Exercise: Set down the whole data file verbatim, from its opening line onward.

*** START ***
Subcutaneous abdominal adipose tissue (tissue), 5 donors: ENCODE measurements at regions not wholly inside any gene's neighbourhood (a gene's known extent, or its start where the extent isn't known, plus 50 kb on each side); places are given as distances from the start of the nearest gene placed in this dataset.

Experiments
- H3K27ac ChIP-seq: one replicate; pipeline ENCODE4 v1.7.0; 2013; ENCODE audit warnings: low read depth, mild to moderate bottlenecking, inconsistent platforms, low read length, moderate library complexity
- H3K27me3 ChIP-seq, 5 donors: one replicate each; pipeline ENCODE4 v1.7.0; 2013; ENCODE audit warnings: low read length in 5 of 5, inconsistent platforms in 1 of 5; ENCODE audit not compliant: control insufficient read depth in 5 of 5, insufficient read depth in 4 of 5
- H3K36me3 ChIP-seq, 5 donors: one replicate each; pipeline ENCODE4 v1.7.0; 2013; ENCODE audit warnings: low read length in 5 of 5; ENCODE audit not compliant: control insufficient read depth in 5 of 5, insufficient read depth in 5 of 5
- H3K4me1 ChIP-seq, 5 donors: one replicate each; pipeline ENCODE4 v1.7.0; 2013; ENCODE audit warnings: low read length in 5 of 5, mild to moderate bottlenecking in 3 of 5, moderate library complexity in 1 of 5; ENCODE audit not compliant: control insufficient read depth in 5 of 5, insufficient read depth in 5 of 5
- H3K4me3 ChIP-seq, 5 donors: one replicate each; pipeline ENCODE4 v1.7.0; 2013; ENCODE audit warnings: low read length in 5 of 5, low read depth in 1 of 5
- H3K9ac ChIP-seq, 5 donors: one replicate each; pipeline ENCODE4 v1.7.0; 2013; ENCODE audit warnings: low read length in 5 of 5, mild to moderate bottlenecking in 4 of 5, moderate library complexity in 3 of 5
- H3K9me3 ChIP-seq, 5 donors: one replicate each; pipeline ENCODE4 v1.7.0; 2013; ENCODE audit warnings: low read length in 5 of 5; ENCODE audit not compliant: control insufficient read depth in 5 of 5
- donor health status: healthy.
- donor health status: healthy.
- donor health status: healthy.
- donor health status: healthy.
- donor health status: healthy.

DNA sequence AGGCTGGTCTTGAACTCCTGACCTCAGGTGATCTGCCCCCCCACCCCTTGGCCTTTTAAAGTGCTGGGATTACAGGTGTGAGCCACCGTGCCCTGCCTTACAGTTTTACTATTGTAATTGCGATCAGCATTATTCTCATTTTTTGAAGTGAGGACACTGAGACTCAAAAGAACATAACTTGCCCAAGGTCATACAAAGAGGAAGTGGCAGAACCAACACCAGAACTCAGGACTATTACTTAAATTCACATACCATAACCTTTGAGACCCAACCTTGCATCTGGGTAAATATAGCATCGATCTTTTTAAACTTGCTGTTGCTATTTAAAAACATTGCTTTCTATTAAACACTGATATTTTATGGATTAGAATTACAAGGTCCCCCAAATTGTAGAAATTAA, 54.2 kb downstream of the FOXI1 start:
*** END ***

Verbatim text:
Subcutaneous abdominal adipose tissue (tissue), 5 donors: ENCODE measurements at regions not wholly inside any gene's neighbourhood (a gene's known extent, or its start where the extent isn't known, plus 50 kb on each side); places are given as distances from the start of the nearest gene placed in this dataset.

Experiments
- H3K27ac ChIP-seq: one replicate; pipeline ENCODE4 v1.7.0; 2013; ENCODE audit warnings: low read depth, mild to moderate bottlenecking, inconsistent platforms, low read length, moderate library complexity
- H3K27me3 ChIP-seq, 5 donors: one replicate each; pipeline ENCODE4 v1.7.0; 2013; ENCODE audit warnings: low read length in 5 of 5, inconsistent platforms in 1 of 5; ENCODE audit not compliant: control insufficient read depth in 5 of 5, insufficient read depth in 4 of 5
- H3K36me3 ChIP-seq, 5 donors: one replicate each; pipeline ENCODE4 v1.7.0; 2013; ENCODE audit warnings: low read length in 5 of 5; ENCODE audit not compliant: control insufficient read depth in 5 of 5, insufficient read depth in 5 of 5
- H3K4me1 ChIP-seq, 5 donors: one replicate each; pipeline ENCODE4 v1.7.0; 2013; ENCODE audit warnings: low read length in 5 of 5, mild to moderate bottlenecking in 3 of 5, moderate library complexity in 1 of 5; ENCODE audit not compliant: control insufficient read depth in 5 of 5, insufficient read depth in 5 of 5
- H3K4me3 ChIP-seq, 5 donors: one replicate each; pipeline ENCODE4 v1.7.0; 2013; ENCODE audit warnings: low read length in 5 of 5, low read depth in 1 of 5
- H3K9ac ChIP-seq, 5 donors: one replicate each; pipeline ENCODE4 v1.7.0; 2013; ENCODE audit warnings: low read length in 5 of 5, mild to moderate bottlenecking in 4 of 5, moderate library complexity in 3 of 5
- H3K9me3 ChIP-seq, 5 donors: one replicate each; pipeline ENCODE4 v1.7.0; 2013; ENCODE audit warnings: low read length in 5 of 5; ENCODE audit not compliant: control insufficient read depth in 5 of 5
- donor health status: healthy.
- donor health status: healthy.
- donor health status: healthy.
- donor health status: healthy.
- donor health status: healthy.

DNA sequence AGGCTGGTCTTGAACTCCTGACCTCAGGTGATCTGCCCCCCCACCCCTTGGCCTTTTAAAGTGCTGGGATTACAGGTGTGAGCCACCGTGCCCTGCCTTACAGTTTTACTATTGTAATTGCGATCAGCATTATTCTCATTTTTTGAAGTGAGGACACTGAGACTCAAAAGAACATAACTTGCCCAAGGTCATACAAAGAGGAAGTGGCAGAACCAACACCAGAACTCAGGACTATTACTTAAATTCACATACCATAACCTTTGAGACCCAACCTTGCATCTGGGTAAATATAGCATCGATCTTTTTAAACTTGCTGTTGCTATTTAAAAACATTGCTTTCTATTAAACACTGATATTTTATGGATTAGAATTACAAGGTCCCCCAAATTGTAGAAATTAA, 54.2 kb downstream of the FOXI1 start: